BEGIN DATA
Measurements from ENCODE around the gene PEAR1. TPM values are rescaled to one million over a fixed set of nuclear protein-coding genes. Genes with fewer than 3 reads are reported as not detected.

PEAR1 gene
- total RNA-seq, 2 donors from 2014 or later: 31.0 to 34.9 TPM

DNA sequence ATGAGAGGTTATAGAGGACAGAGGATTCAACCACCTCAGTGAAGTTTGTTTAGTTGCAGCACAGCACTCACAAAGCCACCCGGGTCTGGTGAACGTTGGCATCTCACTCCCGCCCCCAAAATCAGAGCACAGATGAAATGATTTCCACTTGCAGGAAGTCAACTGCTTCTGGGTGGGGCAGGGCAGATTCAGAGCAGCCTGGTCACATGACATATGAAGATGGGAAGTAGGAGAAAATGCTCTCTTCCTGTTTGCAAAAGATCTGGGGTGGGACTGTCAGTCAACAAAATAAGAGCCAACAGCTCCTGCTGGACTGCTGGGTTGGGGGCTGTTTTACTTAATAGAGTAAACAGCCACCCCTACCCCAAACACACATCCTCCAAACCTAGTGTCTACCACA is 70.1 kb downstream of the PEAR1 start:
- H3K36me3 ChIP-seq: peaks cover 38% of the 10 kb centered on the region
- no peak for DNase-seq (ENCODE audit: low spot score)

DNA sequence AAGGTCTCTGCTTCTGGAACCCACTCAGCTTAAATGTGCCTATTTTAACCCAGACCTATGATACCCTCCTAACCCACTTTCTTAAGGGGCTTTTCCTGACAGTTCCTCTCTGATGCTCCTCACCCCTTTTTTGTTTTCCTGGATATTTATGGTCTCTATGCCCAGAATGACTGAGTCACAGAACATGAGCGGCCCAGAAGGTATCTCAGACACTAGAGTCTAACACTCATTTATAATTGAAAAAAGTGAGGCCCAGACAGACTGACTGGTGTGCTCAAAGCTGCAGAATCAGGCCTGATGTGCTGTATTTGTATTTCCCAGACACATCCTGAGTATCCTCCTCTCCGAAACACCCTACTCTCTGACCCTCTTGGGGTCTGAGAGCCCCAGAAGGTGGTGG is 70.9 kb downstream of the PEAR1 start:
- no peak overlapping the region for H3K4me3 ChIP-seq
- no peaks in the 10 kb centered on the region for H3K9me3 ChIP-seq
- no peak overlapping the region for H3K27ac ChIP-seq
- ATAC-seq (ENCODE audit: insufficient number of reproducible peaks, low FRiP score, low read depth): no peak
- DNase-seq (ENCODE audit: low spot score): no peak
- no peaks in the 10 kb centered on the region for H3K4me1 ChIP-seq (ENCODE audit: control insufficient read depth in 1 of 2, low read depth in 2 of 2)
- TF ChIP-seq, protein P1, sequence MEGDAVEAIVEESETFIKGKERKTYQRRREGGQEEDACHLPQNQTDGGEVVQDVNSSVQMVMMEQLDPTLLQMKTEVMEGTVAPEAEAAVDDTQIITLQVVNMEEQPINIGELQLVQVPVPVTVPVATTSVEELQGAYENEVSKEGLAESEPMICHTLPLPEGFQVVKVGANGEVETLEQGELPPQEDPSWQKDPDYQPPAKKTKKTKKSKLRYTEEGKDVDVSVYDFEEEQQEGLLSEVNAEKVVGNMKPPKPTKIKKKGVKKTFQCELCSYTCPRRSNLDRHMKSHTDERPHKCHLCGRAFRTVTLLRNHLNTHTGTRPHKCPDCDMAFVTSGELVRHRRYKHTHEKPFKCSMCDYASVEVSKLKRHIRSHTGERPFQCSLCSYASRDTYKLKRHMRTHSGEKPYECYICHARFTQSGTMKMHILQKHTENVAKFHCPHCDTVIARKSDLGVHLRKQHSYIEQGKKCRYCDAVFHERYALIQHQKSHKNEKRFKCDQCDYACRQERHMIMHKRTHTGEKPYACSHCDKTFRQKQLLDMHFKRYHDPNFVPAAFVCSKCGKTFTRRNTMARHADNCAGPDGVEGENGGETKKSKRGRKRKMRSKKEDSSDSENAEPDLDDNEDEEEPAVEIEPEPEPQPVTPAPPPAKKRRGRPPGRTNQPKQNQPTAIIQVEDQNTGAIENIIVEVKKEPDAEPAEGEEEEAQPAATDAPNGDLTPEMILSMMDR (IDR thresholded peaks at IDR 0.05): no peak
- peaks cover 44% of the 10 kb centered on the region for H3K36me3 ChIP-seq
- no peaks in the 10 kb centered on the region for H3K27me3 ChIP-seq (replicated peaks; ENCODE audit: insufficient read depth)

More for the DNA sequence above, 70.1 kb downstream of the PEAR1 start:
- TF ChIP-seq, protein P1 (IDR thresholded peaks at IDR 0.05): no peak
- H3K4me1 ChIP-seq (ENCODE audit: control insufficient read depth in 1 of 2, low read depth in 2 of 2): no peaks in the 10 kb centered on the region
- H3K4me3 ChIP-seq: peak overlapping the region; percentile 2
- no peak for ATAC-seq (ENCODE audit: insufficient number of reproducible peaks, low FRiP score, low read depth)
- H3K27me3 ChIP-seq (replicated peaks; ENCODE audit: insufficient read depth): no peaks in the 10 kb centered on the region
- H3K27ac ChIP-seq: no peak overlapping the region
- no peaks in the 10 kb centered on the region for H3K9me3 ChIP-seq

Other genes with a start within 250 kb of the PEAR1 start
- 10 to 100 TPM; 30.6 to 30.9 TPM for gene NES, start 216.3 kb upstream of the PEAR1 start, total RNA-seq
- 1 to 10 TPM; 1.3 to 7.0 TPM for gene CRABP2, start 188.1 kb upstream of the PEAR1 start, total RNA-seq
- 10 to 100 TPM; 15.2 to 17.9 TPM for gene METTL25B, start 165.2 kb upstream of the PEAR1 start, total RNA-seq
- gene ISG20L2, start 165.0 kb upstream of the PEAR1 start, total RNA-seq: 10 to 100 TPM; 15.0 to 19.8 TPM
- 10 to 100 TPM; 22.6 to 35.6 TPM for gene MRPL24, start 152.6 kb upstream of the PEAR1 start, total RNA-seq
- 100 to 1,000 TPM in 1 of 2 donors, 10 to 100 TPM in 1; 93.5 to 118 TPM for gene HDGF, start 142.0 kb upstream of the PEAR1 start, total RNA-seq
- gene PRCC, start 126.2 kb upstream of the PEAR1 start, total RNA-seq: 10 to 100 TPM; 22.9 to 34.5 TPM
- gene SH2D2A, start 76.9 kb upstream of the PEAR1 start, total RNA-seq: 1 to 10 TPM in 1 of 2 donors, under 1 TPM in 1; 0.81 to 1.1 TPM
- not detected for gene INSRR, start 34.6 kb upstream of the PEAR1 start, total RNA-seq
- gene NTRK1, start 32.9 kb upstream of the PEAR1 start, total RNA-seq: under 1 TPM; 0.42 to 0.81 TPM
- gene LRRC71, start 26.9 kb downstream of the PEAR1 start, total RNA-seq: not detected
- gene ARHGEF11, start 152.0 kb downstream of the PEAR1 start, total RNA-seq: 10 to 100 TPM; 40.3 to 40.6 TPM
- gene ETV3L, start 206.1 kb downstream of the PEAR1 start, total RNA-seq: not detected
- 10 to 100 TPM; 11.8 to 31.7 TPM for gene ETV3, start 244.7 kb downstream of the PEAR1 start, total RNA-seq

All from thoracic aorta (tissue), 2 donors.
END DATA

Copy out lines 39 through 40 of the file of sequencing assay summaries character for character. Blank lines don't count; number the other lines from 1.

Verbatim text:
- 10 to 100 TPM; 11.8 to 31.7 TPM for gene ETV3, start 244.7 kb downstream of the PEAR1 start, total RNA-seq

All from thoracic aorta (tissue), 2 donors.